Primary Sources Research Guide
What is a primary source?
Primary sources provide raw, unaltered, first-hand evidence of an event or time period. Primary sources are usually created by people who directly experience an event and then document this experience. Some examples of primary sources often used in research include: speeches, letters, diaries, interviews, photographs, oral histories, autobiographies, some government documents including hearings, archival materials, artifacts, paintings, some newspaper articles, and more.
Some disciplines consider primary sources differently than others; for instance, in the sciences experimental results or scientific studies are often presented for the first time in scholarly journal articles or conference papers. Thus, those articles and papers are considered primary sources because they present original information.
How does a primary source differ from a secondary source?
Primary sources differ from secondary sources because secondary sources interpret or analyze primary sources. These secondary sources include books, popular magazine and newspaper articles, book reviews, and journal articles. They provide second-hand information because they are interpreting information gathered from primary sources or review previously published material. For instance, a book about prairie settlers would be a secondary source; the diaries written by prairie settlers from which the book author gathered information are primary sources. Some secondary sources may look like primary sources, but are, in fact, secondary sources. For instance, documentary films often provide archival footage that documents an event first-hand, but these films are often heavily edited and may alter the footage of the original event. Therefore, some professors do not consider these primary sources. Always check with your professor if you are unsure whether a source qualifies as a primary source.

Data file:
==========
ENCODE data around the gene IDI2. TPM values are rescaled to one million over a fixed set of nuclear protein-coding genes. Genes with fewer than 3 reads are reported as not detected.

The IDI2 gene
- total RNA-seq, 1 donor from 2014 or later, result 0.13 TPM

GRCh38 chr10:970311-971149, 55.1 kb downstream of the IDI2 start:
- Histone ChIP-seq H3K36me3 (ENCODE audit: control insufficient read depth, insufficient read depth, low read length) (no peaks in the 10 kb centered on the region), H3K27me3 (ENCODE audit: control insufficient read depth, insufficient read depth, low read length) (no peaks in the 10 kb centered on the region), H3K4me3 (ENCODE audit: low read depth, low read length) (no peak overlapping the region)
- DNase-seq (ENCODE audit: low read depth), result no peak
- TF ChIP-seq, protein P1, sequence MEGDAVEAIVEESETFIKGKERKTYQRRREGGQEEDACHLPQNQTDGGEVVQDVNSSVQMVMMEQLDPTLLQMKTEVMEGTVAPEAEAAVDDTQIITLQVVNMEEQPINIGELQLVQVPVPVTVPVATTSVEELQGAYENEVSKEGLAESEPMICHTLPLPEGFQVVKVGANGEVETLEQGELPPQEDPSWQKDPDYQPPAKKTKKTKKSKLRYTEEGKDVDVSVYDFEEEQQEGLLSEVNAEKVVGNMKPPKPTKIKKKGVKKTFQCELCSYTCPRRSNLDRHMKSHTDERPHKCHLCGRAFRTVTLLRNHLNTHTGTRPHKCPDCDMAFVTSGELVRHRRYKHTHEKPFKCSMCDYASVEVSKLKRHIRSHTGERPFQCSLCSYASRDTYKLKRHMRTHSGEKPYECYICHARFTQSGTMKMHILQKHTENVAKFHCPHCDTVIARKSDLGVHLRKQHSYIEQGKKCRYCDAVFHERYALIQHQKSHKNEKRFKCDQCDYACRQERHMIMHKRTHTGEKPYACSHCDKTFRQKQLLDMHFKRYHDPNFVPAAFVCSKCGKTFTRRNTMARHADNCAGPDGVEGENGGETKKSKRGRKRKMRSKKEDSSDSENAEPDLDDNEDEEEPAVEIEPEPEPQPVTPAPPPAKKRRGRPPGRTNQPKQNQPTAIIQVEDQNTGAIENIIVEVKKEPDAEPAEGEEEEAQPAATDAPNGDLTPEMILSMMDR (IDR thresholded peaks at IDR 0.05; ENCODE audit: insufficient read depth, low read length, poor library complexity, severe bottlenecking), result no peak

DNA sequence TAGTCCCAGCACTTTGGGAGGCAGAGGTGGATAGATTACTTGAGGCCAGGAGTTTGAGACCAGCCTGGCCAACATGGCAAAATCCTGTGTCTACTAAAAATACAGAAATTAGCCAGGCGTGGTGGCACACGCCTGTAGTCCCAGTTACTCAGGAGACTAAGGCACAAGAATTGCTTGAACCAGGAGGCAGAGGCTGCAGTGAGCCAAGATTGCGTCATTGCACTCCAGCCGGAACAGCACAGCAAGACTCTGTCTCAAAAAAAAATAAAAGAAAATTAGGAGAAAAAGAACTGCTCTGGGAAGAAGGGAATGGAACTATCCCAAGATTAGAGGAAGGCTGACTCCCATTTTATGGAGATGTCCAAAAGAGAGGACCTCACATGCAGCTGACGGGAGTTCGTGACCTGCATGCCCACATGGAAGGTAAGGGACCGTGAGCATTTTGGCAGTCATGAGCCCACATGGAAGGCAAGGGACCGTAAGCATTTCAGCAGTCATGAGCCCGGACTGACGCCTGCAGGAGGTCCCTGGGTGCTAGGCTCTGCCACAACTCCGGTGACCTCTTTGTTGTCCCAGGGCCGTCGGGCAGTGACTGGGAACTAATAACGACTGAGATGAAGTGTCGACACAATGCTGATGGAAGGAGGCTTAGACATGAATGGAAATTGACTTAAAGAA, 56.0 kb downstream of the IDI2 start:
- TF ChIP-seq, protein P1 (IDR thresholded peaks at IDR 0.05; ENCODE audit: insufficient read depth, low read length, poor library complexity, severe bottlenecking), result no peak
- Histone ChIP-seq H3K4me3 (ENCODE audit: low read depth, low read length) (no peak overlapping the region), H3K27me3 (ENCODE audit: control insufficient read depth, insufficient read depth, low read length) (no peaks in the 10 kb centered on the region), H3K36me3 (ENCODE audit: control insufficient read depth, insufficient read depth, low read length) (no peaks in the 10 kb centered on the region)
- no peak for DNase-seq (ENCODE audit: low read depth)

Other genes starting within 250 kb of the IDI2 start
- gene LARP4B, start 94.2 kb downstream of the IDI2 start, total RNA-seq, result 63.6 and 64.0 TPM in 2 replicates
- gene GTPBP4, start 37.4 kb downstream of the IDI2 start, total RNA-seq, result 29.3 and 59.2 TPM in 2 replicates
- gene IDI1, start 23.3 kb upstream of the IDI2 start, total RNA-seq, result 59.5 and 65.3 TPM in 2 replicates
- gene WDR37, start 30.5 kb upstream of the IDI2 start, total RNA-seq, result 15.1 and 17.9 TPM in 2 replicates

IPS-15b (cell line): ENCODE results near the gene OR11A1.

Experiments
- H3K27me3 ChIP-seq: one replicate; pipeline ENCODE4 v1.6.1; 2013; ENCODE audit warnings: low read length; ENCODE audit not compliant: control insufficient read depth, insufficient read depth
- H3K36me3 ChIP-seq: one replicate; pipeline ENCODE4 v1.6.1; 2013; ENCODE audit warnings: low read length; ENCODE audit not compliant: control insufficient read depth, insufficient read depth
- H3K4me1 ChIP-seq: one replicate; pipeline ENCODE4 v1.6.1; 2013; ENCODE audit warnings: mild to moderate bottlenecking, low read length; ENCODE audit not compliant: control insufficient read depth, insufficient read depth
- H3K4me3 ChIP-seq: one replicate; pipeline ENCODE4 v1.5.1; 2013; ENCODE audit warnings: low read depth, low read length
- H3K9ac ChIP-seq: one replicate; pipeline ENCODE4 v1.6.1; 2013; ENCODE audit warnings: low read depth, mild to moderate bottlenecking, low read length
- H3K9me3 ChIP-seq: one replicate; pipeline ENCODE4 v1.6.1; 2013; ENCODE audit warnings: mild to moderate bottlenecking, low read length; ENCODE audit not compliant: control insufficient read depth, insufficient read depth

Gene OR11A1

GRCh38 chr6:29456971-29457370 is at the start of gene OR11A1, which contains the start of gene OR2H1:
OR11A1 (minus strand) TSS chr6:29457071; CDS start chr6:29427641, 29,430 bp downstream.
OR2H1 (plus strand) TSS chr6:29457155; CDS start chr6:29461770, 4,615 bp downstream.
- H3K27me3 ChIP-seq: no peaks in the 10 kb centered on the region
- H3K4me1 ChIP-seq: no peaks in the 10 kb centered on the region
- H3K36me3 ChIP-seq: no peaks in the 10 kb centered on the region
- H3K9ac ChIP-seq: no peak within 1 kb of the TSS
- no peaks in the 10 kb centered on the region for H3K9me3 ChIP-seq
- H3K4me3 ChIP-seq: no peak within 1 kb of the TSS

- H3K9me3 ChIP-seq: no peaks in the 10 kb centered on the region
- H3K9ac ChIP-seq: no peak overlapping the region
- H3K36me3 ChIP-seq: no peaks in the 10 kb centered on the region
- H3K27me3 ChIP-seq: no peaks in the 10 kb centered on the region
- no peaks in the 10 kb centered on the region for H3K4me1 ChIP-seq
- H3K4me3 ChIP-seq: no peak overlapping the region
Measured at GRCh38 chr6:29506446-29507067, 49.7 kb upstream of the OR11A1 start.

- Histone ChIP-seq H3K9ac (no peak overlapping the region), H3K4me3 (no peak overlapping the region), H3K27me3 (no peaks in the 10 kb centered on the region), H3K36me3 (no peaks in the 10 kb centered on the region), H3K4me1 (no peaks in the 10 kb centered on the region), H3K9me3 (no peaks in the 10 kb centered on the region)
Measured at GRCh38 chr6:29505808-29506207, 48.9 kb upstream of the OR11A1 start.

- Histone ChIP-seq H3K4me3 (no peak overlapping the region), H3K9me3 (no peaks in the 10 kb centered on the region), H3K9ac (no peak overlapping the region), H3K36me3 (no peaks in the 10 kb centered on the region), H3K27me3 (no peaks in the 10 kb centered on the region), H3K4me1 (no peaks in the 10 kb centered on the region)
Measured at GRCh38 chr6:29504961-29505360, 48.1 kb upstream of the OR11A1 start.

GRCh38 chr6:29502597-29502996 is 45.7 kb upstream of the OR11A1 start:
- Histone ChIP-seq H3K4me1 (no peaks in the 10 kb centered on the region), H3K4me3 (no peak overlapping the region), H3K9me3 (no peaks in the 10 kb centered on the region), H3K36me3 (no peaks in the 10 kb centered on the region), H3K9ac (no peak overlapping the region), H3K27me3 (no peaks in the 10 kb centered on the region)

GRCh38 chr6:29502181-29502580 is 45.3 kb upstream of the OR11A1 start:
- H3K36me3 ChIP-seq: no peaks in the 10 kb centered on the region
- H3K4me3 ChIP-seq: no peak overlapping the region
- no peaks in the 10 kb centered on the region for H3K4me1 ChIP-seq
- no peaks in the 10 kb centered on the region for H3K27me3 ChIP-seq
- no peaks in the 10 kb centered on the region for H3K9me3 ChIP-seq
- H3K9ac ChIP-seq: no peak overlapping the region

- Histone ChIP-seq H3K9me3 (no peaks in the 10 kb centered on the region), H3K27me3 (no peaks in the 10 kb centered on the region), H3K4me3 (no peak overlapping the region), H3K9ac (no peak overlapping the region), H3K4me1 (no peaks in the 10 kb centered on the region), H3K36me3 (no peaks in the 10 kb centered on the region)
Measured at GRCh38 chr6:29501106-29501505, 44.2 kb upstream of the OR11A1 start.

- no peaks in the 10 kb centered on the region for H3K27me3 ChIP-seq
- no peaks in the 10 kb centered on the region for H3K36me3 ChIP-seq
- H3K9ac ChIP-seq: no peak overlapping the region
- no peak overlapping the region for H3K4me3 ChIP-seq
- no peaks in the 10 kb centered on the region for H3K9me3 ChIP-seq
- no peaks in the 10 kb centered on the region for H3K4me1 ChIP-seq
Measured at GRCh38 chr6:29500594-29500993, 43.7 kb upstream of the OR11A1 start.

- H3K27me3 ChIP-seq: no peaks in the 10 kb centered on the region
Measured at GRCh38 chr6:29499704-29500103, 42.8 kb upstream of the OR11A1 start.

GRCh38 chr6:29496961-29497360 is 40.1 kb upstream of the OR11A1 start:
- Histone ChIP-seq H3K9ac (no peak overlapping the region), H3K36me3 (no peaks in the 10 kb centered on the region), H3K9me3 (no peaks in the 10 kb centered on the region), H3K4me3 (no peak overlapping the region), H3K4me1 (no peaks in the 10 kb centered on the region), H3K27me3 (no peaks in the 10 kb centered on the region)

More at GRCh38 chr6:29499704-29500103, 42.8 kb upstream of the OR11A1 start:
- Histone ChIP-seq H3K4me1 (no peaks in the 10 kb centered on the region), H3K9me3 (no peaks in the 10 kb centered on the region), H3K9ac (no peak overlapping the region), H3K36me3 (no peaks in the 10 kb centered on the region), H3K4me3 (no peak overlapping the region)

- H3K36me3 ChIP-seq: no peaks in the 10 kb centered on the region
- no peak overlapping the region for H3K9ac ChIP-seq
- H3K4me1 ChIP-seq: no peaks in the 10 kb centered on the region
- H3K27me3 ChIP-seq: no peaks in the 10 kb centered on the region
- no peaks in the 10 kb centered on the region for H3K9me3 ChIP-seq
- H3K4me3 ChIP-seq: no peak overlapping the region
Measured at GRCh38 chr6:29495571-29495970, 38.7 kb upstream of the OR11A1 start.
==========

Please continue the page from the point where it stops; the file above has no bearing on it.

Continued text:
Are newspaper articles primary or secondary?
Newspaper articles can be tricky. In some disciplines, like the sciences, newspaper articles are considered secondary sources. Other disciplines, like History, usually consider newspaper articles primary sources because they're produced during the time period you are studying. Generally, if a newspaper article provides an original, eyewitness account or an interview, then it is considered a primary source. If the article also contains additional information gathered from secondary sources, then the article is considered secondary.